15 votes

URGENT: "Ron Paul delegates may have found a way to even the odds with abstention"

Hold on to your seats....

April 30, 2012

Angel Clark
Wilmington Elections 2012 Examiner


The 2012 Republican nomination for president is now down to two candidates, Ron Paul and Mitt Romney. Newt Gingrich is expected to suspend his campaign on Tuesday, leaving his campaign over 4 million dollars in debt. The Republican National Committee endorsed Mitt Romney last week, on the very day that the Gingrich campaign started to discuss exiting the race.

Ron Paul supporters will not let this news get them down. In fact, supporters of the 12-term Congressman from Texas have continued to grasp delegate positions in states where, despite the caucus winners, delegates are unbound. There are thirty states where delegates are able to vote for whomever they chose, regardless of primary and caucus results.

"The dirty little secret is: At the end of the day, these guys and gals can vote any way they want," said a Republican who has attended national conventions for decades. "Each state has different (laws) on pledged delegates."

Ron Paul supporters claim to be dedicated to a movement, not a candidate, and have announced they will support "no one but Paul". They have currently been discussing whether bound delegates may legally abstain from voting in the first round of voting at the Republican convention.

The act of abstention is when a participant in a vote is present for the roll call before the vote, but then purposefully casts either a blank vote or marking the ballot incorrectly.

In many cases, the abstention of voting may be considered an act of protest. In fact, during the Republican National Convention in 2008, 14 delegates did not vote. These delegates were present during the roll call, but would not vote for any of the candidates at the time.....

With delegates abstaining, this could change drastically. Mitt Romney could get five votes, Ron Paul would maintain his five votes, and five voters would abstain. As long as all the abstentions had participated in the roll call, no one would win the 50% +1 votes needed to become the nominee and on to the next round and a brokered convention.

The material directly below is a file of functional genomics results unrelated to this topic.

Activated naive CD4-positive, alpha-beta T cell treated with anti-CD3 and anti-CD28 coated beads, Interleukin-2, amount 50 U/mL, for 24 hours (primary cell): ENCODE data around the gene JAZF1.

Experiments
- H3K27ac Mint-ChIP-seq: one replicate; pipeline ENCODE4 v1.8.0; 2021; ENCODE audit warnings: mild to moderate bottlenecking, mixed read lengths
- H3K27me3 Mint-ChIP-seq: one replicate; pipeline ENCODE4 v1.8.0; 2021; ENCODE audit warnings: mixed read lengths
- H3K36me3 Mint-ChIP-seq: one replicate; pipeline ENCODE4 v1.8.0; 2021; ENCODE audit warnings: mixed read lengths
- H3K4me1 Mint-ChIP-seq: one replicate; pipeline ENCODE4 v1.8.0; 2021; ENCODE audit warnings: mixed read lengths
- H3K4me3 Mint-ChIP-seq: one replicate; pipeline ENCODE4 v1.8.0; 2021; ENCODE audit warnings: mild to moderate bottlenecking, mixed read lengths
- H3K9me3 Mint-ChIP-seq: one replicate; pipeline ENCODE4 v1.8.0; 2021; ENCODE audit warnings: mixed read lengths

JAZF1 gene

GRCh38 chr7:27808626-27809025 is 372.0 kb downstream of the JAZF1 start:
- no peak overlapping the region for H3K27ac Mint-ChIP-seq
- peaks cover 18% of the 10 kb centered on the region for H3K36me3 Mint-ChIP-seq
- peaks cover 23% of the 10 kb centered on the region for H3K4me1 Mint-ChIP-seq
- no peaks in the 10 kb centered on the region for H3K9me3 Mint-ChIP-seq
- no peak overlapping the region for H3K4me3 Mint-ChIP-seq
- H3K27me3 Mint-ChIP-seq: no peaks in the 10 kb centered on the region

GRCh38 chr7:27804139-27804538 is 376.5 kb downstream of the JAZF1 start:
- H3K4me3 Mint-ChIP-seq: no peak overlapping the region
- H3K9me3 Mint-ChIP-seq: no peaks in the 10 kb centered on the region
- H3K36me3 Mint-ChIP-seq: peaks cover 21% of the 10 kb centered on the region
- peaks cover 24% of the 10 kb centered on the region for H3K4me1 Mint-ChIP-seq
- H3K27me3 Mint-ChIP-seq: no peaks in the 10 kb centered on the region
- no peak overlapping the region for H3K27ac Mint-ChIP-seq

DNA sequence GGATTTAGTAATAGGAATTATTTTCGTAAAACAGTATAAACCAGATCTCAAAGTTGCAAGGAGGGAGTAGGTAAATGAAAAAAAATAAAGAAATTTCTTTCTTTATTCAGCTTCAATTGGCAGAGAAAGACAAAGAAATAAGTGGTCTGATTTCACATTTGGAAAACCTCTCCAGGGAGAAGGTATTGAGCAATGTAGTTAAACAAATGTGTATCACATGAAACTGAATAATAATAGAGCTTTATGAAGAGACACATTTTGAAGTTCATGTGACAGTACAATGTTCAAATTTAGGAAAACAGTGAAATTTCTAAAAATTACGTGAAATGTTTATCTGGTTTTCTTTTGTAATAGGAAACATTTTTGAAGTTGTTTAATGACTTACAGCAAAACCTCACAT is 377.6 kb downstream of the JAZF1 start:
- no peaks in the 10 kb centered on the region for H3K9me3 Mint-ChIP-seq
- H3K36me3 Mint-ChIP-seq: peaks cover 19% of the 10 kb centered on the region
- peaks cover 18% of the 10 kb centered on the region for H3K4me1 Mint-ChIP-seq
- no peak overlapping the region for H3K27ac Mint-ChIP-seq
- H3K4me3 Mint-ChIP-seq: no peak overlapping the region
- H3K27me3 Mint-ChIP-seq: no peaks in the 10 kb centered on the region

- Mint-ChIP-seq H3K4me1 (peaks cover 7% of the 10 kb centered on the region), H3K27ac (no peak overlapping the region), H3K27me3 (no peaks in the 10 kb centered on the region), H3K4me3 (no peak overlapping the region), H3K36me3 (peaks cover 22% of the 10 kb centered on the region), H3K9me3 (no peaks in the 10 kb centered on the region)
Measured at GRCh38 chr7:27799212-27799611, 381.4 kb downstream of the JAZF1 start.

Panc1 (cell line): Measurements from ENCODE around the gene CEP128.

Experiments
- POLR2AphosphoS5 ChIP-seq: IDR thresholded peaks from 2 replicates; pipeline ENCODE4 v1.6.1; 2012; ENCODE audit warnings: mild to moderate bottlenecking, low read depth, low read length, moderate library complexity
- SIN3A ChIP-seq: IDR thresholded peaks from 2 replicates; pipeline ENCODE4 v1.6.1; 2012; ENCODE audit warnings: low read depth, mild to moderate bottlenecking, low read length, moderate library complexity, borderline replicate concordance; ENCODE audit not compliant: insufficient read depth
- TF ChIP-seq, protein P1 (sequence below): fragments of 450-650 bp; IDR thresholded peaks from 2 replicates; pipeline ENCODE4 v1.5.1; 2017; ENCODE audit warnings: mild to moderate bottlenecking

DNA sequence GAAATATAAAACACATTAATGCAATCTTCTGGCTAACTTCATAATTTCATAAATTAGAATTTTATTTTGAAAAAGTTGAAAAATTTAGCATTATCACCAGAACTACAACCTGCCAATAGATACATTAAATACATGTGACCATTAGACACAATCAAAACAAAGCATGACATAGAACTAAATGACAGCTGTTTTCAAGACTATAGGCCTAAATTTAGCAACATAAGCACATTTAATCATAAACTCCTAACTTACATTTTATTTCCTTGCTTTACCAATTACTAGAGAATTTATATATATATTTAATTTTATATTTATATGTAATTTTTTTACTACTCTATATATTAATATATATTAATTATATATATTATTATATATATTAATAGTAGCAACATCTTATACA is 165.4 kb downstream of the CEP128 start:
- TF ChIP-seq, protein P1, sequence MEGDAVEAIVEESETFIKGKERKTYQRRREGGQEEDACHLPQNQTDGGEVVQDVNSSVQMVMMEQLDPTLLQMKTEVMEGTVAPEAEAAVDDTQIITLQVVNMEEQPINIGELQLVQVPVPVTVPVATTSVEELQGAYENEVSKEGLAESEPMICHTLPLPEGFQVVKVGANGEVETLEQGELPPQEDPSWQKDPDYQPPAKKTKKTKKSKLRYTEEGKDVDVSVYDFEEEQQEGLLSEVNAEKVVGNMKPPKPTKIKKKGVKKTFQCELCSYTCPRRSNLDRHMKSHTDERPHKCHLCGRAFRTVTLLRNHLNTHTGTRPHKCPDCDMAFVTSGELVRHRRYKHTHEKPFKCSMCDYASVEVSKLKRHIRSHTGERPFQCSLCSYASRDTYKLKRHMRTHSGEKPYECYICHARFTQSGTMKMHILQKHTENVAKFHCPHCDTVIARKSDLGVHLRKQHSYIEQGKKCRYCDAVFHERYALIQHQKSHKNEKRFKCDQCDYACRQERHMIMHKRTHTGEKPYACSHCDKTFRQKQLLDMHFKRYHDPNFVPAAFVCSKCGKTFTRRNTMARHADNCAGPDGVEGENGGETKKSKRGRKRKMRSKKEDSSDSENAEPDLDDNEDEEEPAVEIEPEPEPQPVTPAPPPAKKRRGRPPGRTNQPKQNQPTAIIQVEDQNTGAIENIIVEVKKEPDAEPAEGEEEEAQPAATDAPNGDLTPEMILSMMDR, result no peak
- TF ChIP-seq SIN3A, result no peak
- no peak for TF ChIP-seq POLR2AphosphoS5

This was a considered option for Hillary Clinton supporters in the 2008 election and was widely discussed. The question remains will delegates be kicked out of the convention if they abstain from voting.

RNC for Life discusses, state by state, how many delegates are bound and how many are unbound after the primaries, but it has no mention of the Republican state laws regarding abstaining from voting.

There are fines of up to $1,000 for "faithless electors" who do not vote as bound, and many are considering this to apply to the Republican National Convention. These are not applicable.

An elector is not a delegate. An elector is a member of the Electoral College, voting in the final election.

Many in the Republican Party are "outraged" at this suggestion by Ron Paul supporters. They dislike the concept of these "Ron Paul Republicans" breaking the party's rules to support their candidate.

However, Ronald Reagan's campaign considered the exact same option in 1976. Check out this 1976 headline: "Reagan Forces May 'Steal' Ford Votes".

"In secret strategy sessions, Reagan aides have toyed with the idea of asking delegates to abstain as long as their state laws require them to honor the primary verdicts. This would prevent the President from riding up an early-ballot victory. Then, in subsequent ballots, they could legally switch to Reagan."

------------------------------- Full article linked above.

Get your popcorn ready...

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This needs to be on the front page.

This needs to be on the front page.

It just keeps getting better and better!

Can't wait!!

What are you fightin' for?
Caught in the middle?
Freedom is only for those with the guts to defend it!

And all Texas delegates are unbound.

Good news.



Chicago, 1912

William H. Taft is nominated in one of the most contentious conventions on record. A battle takes place between Mr. Taft and former president Mr. Roosevelt. In the end, only two names are placed on the presidential ballot -- Mr. Taft and Sen. Robert M. La Follette of Wisconsin. Most of the Roosevelt delegates abstain from voting.

Never be afraid to ask simple questions.